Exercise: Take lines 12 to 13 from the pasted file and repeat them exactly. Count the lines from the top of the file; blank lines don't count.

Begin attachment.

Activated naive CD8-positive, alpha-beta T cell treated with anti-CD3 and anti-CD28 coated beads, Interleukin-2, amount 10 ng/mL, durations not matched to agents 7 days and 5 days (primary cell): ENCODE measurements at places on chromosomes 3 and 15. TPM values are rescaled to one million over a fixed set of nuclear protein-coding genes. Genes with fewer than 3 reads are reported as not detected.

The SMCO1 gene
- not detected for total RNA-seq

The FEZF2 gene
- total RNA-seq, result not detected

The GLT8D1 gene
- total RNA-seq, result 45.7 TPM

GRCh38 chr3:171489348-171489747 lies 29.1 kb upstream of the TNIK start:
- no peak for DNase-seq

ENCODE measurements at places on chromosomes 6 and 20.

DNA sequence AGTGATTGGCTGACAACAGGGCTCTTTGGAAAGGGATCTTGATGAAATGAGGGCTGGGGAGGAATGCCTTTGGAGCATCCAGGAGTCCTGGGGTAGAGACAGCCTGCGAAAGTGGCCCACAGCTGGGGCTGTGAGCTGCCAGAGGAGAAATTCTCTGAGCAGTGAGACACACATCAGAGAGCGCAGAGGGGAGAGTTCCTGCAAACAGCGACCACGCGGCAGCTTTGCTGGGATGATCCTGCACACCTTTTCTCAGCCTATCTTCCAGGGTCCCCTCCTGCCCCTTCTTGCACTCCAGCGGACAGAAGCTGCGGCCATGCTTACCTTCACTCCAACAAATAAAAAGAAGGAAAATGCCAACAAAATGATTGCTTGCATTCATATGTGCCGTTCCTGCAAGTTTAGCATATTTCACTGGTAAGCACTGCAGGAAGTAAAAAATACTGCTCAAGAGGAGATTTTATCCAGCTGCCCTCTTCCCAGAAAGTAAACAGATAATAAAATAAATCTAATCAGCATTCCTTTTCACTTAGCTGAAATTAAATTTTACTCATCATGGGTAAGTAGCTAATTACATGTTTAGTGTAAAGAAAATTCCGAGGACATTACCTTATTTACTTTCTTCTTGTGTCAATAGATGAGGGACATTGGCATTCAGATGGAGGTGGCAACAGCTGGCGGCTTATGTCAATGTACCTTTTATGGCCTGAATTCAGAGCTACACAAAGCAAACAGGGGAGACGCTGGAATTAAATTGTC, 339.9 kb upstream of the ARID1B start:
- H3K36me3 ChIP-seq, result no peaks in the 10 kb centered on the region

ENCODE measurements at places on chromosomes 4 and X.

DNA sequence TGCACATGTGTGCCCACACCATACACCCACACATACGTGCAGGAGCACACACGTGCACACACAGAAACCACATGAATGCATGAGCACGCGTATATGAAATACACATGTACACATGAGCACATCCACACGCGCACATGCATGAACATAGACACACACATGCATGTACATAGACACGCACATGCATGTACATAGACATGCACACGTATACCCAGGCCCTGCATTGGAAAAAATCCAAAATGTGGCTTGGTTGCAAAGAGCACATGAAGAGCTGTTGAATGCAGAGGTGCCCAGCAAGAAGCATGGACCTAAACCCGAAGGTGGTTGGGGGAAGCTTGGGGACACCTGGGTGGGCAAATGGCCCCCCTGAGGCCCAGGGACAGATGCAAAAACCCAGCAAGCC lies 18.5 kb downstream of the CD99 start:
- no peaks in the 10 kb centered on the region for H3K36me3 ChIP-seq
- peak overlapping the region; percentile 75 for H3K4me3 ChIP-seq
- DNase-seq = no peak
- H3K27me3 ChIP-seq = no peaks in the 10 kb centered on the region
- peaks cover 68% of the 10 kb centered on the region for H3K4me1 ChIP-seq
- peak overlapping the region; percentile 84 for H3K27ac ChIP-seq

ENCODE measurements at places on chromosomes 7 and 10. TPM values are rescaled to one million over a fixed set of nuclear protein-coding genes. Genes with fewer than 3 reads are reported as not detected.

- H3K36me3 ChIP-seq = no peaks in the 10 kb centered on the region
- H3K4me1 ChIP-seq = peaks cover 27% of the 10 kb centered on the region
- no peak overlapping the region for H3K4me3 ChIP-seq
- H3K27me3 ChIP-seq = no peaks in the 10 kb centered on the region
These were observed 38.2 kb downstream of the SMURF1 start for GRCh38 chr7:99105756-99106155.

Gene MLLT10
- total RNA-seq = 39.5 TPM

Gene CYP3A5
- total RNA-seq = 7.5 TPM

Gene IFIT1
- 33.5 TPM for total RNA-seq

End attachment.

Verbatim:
- H3K36me3 ChIP-seq, result no peaks in the 10 kb centered on the region

ENCODE measurements at places on chromosomes 4 and X.